- Earth’s position in the Solar System is anything but serene.
- It is subjected to the vagaries of space weather that can have catastrophic consequences.
- Much of what we know about this phenomenon comes from the International Space Weather Initiative (ISWI).
- The ISWI serves as a testament to remarkable international cooperation in instrument operation, data collection and analysis, and the publication of scientific results.
- The Earth is now better prepared for whatever the Sun throws at us.
From a celestial perspective, Earth’s position is anything but serene. It is like an exposed rock on a storm-lashed coastline, constantly battered by the elements, primarily, ironically, by what is essential for life on our planet: the Sun. Just as it is the primary driver of Earth’s weather, the Sun immediately powers the weather in the space around it. The term ‘space weather’ refers to the phenomena triggered by solar activity, such as solar wind – the stream of charged particles emitted by the Sun – and its effects in our thermosphere, magnetosphere, and ionosphere – a series of regions within our atmosphere hosting a relatively large number of electrically charged atoms and molecules.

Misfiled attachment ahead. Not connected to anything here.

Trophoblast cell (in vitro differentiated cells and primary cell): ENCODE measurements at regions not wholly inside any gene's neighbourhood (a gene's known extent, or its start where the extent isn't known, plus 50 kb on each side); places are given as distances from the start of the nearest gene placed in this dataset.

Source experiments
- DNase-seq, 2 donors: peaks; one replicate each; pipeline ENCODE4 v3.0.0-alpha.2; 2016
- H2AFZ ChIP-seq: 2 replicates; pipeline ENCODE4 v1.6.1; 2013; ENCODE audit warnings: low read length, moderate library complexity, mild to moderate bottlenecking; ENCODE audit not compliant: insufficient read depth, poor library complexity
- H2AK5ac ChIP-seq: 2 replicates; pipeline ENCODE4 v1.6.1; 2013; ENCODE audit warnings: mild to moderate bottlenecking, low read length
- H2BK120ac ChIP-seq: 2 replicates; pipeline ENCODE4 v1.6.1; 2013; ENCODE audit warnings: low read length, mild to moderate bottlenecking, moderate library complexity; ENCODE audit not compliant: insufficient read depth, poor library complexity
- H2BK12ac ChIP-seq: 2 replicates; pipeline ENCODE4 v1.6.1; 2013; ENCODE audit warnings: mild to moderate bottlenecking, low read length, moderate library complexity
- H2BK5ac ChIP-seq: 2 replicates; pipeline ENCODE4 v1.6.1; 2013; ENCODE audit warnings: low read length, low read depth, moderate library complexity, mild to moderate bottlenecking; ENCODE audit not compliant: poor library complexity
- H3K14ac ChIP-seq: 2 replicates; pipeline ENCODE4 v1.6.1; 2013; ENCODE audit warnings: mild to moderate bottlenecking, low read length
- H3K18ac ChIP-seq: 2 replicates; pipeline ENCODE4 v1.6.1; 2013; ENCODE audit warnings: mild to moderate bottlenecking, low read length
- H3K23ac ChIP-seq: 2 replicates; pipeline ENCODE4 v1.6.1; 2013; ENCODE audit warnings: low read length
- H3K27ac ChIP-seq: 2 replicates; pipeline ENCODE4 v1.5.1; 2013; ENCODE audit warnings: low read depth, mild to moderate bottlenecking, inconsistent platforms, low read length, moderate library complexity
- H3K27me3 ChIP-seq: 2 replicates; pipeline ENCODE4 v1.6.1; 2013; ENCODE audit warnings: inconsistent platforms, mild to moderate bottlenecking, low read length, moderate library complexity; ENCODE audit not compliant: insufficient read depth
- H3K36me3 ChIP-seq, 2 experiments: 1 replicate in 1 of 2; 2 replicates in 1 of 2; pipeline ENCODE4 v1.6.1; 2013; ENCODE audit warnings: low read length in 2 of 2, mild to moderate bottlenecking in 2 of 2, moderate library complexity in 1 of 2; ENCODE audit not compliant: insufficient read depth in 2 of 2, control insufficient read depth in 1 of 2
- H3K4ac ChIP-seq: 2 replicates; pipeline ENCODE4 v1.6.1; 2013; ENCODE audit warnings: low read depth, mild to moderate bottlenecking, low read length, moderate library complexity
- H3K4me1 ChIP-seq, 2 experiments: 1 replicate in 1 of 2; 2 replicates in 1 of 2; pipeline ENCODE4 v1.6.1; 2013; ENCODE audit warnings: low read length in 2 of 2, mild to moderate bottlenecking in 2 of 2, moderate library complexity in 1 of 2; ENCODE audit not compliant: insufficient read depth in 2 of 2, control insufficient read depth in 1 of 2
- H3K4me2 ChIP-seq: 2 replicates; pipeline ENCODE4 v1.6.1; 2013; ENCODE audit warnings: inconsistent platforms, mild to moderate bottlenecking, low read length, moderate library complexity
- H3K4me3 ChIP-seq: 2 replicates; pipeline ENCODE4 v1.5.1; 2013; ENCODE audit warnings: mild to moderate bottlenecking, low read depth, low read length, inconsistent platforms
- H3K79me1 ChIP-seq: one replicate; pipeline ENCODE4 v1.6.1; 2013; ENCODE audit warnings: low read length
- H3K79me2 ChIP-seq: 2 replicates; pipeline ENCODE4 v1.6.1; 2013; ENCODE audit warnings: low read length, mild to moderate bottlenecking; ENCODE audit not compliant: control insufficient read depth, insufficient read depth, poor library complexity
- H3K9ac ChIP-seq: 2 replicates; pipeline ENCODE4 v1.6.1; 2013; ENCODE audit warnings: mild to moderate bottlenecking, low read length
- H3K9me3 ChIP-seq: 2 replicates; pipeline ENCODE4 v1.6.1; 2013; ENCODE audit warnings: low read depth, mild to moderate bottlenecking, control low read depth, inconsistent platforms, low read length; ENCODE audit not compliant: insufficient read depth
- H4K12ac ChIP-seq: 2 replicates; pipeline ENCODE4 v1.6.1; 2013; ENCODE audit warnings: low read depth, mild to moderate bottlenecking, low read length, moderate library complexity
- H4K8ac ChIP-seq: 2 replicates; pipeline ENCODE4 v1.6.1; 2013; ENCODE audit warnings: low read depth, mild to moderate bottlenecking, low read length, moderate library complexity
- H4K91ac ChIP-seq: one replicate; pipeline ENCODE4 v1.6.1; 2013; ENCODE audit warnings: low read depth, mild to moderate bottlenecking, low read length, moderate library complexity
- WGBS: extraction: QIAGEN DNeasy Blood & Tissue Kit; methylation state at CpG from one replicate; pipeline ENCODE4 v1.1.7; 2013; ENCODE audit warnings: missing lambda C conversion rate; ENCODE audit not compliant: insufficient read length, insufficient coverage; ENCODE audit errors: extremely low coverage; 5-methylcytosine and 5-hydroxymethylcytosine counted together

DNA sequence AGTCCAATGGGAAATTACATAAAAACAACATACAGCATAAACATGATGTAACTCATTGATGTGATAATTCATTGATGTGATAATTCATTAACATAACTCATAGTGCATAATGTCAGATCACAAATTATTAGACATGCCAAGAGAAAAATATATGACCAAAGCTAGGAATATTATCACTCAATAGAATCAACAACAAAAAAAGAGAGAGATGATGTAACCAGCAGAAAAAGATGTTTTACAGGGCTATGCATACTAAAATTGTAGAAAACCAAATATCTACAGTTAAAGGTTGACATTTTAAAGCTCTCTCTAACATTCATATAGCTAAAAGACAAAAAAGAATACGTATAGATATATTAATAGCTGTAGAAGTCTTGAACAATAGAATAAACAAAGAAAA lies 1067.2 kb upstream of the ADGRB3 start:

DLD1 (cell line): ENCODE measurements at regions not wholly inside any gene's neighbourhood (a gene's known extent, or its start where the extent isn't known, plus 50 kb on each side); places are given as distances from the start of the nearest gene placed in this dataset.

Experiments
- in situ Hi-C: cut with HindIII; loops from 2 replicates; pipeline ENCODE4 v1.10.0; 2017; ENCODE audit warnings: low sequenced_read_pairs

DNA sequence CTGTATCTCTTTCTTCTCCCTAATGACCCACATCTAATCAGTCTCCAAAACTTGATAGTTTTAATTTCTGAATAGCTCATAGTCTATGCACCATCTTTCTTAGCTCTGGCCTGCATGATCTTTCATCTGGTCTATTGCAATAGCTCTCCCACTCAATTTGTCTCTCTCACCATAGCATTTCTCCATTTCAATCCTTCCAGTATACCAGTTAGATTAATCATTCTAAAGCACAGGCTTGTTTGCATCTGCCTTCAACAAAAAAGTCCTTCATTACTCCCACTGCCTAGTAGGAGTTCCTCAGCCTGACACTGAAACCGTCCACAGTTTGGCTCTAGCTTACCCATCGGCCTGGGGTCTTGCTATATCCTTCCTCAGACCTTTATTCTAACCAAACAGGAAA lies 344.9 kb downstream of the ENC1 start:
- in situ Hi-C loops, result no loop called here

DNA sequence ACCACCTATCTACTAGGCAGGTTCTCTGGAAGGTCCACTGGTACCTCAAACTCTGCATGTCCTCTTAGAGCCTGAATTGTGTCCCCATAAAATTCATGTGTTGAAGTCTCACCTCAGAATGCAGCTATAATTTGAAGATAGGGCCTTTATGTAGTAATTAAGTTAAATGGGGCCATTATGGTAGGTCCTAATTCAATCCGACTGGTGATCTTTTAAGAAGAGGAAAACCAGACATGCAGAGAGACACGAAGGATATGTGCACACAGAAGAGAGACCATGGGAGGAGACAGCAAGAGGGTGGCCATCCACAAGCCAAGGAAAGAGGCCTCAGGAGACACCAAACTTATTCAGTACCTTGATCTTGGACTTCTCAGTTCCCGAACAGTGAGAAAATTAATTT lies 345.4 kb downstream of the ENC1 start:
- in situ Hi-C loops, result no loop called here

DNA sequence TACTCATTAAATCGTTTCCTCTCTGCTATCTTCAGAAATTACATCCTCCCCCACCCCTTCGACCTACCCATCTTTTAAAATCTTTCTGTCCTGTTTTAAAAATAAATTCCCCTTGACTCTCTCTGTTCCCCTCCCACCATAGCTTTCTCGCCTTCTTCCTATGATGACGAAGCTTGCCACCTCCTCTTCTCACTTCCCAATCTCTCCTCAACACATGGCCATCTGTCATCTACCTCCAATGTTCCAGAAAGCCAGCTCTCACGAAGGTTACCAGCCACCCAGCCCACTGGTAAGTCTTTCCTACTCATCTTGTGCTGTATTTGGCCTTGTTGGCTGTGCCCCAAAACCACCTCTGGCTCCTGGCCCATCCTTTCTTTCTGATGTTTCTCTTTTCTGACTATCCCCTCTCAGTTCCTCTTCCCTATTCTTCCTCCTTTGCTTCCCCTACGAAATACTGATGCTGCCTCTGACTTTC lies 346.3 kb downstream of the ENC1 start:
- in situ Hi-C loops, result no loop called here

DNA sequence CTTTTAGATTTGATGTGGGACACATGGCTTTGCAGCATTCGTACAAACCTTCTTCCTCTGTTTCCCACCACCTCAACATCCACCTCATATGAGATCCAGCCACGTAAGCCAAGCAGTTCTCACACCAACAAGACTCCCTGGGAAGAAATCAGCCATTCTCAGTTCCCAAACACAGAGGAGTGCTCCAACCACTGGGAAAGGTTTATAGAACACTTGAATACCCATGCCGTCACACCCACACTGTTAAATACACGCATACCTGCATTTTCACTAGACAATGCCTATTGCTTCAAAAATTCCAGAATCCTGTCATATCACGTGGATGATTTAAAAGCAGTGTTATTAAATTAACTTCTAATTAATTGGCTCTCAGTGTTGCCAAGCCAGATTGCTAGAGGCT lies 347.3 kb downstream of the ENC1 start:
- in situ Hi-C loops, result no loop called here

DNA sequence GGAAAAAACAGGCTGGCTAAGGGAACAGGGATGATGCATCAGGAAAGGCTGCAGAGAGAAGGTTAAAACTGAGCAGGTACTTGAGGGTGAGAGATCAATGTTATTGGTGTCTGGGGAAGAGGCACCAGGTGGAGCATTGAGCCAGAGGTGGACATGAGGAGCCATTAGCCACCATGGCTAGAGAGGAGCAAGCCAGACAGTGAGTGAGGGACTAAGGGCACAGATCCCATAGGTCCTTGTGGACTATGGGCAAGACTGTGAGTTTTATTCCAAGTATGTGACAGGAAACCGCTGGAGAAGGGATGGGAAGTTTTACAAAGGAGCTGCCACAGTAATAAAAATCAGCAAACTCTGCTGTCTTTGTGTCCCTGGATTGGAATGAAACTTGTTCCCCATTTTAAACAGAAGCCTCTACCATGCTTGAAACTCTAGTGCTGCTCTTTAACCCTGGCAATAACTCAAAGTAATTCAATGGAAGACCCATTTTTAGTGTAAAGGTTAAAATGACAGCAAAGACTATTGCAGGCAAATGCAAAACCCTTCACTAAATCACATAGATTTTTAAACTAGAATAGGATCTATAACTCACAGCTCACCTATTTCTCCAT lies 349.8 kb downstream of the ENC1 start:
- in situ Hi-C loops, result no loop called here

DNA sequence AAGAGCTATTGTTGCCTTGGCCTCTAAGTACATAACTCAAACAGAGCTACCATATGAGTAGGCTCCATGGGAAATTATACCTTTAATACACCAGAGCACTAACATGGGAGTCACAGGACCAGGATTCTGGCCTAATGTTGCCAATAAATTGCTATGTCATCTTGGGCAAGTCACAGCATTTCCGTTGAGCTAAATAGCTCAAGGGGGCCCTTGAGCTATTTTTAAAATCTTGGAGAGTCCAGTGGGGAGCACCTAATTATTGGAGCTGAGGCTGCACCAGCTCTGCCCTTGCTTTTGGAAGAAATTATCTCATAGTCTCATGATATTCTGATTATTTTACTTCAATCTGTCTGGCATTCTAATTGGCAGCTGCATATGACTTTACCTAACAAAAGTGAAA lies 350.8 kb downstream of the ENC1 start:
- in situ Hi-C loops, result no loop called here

This space weather may seem devoid of the familiar marks of the weather around us, such as wind, rain, and clouds, but its impact is tangible. It could also be catastrophic. Therefore, understanding it is critical. Much of what we know about it is new, stemming from international cooperation triggered by a United Nations initiative in 2009.
The need for a better understanding of Sun–Earth relations emerged from the International Heliophysical Year 2007 (IHY2007), an internationally coordinated effort to promote and advance research into the Sun and its effects on the solar system and beyond. In 2009, the United Nations Committee on the Peaceful Uses of Outer Space (COPUOS), in collaboration with the World Meteorological Organisation (WMO), proposed the International Space Weather Initiative (ISWI).